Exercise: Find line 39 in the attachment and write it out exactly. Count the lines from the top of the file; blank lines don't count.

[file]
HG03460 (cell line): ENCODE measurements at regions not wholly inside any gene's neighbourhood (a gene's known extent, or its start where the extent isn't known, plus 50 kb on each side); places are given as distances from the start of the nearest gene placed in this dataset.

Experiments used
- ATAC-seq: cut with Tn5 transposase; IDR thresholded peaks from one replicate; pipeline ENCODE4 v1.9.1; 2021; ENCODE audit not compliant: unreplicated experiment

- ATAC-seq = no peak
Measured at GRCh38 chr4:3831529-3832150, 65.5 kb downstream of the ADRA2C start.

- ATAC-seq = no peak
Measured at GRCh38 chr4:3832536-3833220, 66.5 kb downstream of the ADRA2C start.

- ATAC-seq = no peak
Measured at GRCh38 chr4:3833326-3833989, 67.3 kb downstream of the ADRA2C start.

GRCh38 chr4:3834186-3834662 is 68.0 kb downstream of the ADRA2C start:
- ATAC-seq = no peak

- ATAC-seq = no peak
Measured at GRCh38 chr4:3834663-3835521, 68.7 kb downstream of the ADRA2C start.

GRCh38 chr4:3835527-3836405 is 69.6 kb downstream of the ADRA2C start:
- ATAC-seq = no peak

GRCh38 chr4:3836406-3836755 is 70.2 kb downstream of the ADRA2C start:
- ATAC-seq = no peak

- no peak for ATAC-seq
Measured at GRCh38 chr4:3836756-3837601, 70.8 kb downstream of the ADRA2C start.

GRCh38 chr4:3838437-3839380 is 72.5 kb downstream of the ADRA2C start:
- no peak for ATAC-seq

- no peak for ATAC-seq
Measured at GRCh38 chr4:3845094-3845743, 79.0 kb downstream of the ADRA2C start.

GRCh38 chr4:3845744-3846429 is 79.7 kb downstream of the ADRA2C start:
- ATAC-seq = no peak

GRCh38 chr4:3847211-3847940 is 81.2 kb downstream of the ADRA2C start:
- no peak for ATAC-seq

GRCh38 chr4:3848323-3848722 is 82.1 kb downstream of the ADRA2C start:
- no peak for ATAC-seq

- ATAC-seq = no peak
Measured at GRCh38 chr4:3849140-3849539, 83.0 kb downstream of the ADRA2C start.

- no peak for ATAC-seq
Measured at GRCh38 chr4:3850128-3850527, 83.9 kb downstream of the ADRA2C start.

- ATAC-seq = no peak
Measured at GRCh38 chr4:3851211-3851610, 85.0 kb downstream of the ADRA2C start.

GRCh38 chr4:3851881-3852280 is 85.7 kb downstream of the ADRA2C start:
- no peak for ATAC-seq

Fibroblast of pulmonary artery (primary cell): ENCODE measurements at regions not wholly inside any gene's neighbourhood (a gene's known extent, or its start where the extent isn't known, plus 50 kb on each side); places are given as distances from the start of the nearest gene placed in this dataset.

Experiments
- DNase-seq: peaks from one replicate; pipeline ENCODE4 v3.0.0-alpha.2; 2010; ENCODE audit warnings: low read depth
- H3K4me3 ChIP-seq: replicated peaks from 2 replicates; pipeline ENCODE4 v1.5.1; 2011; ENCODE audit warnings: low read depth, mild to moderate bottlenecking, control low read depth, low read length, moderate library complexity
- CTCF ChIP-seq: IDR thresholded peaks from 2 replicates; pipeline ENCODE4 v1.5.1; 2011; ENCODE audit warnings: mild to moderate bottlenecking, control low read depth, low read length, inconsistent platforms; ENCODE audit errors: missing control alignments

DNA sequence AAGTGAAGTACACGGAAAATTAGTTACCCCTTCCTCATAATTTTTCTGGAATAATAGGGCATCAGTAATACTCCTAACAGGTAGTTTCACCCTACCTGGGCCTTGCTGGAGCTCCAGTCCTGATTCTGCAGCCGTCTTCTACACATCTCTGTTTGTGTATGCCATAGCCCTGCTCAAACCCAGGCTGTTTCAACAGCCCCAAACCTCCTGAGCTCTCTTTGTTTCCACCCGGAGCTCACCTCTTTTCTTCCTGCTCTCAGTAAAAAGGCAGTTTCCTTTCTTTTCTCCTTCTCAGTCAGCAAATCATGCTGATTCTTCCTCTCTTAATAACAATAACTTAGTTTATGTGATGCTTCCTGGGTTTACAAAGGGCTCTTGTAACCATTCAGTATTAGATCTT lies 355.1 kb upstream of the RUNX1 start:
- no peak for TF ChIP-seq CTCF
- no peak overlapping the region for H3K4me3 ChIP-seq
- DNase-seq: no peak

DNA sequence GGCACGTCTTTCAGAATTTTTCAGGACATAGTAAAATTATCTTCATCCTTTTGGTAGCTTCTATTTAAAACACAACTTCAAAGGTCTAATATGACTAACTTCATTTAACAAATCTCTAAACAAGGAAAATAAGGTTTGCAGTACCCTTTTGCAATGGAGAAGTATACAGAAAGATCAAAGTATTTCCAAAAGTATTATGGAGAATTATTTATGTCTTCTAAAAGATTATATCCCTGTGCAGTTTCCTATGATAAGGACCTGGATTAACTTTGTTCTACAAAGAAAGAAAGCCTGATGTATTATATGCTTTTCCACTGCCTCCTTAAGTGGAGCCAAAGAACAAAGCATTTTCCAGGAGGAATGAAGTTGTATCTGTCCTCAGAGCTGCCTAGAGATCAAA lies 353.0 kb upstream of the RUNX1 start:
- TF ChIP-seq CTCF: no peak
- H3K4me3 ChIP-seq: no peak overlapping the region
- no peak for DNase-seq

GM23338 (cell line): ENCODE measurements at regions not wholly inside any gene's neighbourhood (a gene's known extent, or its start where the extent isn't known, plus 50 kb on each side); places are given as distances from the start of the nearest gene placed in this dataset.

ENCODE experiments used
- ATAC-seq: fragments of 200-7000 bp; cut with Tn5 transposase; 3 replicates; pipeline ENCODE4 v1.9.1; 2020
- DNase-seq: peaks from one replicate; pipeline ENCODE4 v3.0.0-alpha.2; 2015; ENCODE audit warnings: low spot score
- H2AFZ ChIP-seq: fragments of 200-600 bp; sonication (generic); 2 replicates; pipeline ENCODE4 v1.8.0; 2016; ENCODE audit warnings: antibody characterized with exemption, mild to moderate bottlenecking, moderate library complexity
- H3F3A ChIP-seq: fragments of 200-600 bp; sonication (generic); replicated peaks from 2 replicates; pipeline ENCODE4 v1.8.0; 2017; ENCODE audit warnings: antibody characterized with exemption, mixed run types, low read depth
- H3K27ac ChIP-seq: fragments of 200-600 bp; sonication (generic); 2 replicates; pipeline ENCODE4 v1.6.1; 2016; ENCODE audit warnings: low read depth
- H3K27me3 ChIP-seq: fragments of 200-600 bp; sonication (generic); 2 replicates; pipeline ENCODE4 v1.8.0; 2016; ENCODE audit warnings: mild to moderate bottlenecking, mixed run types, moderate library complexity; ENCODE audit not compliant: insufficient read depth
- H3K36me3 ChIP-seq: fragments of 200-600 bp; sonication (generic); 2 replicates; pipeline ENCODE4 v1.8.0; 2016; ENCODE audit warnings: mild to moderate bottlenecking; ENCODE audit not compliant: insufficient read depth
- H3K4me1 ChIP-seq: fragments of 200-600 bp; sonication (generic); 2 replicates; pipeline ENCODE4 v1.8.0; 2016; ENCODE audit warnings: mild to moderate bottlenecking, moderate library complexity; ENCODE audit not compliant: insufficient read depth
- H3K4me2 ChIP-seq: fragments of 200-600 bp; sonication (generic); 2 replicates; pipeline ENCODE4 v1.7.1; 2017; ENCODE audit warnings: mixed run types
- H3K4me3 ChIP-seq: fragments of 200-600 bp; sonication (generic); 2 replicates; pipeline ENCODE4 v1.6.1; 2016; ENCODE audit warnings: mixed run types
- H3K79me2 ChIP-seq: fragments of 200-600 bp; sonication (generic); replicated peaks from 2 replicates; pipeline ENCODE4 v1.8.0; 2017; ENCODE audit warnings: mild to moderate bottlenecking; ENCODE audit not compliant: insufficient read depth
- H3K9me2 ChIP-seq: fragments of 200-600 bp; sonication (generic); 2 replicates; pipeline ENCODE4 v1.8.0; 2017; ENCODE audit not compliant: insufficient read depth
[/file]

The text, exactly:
Experiments